The Original Images The Blended Images

### Article Purpose

Adjusting the contrast of an is a fairly common task in image processing. This article explores the steps involved in adjusting image contrast by directly manipulating image pixels.

### What is Image Contrast?

Contrast within an image results in differences in colour and brightness being perceived. The greater the difference between colours and brightness in an image results in a greater chance of being perceived as different.

From we learn the following quote:

Contrast is the difference in and/or that makes an object (or its representation in an image or display) distinguishable. In of the real world, contrast is determined by the difference in the and of the object and other objects within the same . Because the human visual system is more sensitive to contrast than absolute , we can perceive the world similarly regardless of the huge changes in illumination over the day or from place to place.

### Using the sample Application

The sample source code that accompanies this article includes a sample application, which can be used to implement, test and illustrate the concept of Image Contrast.

The Image Contrast sample application enables the user to load a source image from the local file system. Once a source image has been loaded the contrast can adjusted by dragging the contrast threshold trackbar control. Threshold values range from 100 to –100 inclusive, where positive values increase image contrast and negative values decrease image contrast. A threshold value of 0 results in no change.

The following image is a screenshot of the Image Contrast sample application in action:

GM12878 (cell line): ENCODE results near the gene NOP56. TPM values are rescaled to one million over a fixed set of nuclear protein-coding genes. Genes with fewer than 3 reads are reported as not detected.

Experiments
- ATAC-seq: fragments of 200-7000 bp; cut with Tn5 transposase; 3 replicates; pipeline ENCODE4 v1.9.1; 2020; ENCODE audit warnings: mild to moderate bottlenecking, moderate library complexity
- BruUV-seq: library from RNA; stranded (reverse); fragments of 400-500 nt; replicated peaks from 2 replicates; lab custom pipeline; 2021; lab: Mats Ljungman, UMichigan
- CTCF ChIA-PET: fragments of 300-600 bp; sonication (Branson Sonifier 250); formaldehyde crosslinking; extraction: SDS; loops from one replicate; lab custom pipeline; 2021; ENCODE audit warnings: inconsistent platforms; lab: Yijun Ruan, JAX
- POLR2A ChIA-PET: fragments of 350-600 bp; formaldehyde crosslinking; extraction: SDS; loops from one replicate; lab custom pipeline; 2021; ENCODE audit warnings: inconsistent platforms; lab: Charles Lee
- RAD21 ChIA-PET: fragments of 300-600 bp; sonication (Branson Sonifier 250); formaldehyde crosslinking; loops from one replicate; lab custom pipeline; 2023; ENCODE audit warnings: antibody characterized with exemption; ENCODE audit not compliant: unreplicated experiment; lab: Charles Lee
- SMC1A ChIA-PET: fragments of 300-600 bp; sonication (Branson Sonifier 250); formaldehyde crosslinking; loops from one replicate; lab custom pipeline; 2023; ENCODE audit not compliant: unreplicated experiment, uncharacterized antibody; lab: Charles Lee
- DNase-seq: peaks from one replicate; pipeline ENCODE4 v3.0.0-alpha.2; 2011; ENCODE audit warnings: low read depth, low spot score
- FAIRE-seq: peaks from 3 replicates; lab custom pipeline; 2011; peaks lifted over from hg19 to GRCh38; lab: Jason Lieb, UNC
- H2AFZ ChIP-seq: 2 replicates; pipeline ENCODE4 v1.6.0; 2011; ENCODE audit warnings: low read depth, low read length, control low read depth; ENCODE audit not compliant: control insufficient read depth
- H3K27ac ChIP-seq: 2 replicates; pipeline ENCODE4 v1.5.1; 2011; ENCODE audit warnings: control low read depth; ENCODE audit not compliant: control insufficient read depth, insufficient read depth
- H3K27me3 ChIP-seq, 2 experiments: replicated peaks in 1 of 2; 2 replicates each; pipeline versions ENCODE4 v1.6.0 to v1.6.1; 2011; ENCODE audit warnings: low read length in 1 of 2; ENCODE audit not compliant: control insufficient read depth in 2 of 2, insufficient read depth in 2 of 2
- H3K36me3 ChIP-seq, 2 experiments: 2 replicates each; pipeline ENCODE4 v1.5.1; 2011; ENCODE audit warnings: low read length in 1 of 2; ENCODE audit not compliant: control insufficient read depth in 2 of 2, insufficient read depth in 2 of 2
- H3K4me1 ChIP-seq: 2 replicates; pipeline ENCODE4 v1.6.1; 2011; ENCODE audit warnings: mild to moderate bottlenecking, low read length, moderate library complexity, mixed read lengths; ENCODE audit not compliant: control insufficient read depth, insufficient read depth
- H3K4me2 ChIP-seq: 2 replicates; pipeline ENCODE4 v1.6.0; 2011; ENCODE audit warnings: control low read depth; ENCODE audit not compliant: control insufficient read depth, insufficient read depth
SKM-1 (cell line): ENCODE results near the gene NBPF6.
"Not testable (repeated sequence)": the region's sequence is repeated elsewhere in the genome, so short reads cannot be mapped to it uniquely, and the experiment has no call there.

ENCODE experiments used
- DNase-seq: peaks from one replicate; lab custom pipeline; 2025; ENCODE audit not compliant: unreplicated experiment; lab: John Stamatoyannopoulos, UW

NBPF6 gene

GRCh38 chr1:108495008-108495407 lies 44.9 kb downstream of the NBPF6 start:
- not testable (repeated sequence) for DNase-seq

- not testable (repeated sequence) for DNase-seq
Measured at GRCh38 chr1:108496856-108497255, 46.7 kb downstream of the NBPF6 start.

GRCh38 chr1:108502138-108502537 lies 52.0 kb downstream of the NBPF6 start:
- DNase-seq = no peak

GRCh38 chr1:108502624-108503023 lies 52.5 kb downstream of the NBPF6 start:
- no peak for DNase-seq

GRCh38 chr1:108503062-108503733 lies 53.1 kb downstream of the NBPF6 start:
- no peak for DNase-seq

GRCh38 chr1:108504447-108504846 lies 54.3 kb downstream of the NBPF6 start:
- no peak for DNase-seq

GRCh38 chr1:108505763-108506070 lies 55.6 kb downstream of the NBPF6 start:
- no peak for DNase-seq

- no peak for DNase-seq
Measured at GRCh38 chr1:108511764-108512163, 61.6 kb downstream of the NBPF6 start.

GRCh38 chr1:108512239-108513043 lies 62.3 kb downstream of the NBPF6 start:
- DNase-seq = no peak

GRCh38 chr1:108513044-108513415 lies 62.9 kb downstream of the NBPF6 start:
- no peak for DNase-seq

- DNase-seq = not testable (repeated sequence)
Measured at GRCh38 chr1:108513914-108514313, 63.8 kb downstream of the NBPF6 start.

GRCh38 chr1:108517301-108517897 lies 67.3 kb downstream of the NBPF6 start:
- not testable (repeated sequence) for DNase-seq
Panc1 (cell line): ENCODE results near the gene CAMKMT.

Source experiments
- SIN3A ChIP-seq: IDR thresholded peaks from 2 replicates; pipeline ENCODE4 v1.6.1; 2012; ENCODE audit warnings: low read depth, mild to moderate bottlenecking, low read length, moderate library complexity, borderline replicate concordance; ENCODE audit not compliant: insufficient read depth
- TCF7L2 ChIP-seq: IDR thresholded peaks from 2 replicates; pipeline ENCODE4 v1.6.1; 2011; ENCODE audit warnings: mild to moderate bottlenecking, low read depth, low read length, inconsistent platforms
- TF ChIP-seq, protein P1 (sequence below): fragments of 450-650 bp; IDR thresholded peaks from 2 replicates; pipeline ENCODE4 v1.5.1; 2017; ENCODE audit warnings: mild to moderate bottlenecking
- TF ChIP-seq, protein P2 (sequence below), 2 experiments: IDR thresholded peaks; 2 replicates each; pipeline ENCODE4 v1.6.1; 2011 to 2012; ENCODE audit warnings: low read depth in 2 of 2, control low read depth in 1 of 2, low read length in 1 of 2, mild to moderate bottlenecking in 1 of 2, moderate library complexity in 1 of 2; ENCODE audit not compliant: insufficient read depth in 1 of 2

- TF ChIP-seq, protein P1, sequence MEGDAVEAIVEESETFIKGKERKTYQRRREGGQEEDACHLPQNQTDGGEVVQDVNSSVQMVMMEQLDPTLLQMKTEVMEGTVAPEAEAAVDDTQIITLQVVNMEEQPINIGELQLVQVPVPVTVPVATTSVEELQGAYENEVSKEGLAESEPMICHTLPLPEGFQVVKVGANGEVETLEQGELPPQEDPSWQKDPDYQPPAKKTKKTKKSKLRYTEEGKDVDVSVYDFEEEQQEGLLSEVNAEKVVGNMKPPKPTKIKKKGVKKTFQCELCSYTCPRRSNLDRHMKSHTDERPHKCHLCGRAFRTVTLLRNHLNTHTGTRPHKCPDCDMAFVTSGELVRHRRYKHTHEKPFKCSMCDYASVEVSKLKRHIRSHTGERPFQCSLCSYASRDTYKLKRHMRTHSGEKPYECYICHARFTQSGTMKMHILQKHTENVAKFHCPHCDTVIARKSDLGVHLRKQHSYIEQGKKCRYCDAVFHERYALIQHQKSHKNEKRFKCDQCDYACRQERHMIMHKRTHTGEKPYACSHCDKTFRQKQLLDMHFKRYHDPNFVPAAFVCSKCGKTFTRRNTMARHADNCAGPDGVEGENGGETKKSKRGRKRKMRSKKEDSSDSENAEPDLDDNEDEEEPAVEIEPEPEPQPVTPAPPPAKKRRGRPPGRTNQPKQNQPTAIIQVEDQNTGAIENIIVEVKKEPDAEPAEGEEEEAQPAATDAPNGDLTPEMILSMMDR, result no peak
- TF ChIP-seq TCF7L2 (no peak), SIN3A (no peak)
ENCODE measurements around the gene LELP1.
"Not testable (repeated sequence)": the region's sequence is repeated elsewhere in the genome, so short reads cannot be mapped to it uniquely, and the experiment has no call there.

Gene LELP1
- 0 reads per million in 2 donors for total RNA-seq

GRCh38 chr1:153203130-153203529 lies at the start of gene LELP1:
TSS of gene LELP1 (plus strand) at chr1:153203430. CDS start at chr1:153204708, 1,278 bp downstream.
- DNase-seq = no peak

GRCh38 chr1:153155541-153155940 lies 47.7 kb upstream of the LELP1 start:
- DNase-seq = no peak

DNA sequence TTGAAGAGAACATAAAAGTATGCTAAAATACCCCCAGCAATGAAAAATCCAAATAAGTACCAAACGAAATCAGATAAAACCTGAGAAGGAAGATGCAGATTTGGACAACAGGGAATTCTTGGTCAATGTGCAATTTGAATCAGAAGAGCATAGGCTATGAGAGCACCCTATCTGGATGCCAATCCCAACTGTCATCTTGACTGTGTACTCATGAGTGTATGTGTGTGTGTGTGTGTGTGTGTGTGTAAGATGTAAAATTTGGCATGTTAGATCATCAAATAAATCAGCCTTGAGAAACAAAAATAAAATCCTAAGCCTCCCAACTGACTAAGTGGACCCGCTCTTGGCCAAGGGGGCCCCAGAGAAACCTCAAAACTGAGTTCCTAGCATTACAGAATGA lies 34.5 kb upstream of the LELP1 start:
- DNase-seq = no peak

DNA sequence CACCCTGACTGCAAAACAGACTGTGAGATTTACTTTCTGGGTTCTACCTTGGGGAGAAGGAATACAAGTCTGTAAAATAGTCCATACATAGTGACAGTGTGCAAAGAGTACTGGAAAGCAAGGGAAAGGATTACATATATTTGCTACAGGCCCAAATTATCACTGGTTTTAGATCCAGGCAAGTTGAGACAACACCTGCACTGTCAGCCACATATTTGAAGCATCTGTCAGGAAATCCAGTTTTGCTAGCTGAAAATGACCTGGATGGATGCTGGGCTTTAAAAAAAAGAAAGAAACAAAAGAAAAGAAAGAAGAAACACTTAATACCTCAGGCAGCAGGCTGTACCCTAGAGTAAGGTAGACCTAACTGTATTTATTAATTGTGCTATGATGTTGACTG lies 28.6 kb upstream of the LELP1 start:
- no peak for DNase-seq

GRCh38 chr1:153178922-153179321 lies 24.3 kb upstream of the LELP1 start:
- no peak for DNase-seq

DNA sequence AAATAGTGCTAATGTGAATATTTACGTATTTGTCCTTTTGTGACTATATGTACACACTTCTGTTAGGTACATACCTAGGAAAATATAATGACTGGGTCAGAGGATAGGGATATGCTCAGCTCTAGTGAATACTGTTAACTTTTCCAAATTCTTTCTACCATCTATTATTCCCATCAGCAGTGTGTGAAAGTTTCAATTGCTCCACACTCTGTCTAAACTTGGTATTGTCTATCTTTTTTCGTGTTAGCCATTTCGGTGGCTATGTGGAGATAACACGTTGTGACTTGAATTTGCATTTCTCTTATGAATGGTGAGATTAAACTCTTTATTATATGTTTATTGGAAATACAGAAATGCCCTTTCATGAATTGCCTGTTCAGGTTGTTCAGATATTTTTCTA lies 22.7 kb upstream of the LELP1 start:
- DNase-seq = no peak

### The Contrast Extension Method

The sample source code provides the definition for the Contrast extension method. The method has been defined as an extension method targeting the class.

The following code snippet details the implementation of the Contrast extension method:

``` public static Bitmap Contrast(this Bitmap sourceBitmap, int threshold)
{
BitmapData sourceData = sourceBitmap.LockBits(new Rectangle(0, 0,
sourceBitmap.Width, sourceBitmap.Height),

byte[] pixelBuffer = new byte  [sourceData.Stride * sourceData.Height];

Marshal.Copy(sourceData.Scan0, pixelBuffer, 0, pixelBuffer.Length);

sourceBitmap.UnlockBits(sourceData);

double contrastLevel = Math.Pow((100.0 + threshold) / 100.0, 2);

double blue = 0;
double green = 0;
double red = 0;

for (int k = 0; k + 4 < pixelBuffer.Length; k += 4)
{
blue = ((((pixelBuffer[k] / 255.0) - 0.5) *
contrastLevel) + 0.5) * 255.0;

green = ((((pixelBuffer[k + 1] / 255.0) - 0.5) *
contrastLevel) + 0.5) * 255.0;

red = ((((pixelBuffer[k + 2] / 255.0) - 0.5) *
contrastLevel) + 0.5) * 255.0;

if  (blue > 255)
{ blue = 255; }
else if  (blue < 0)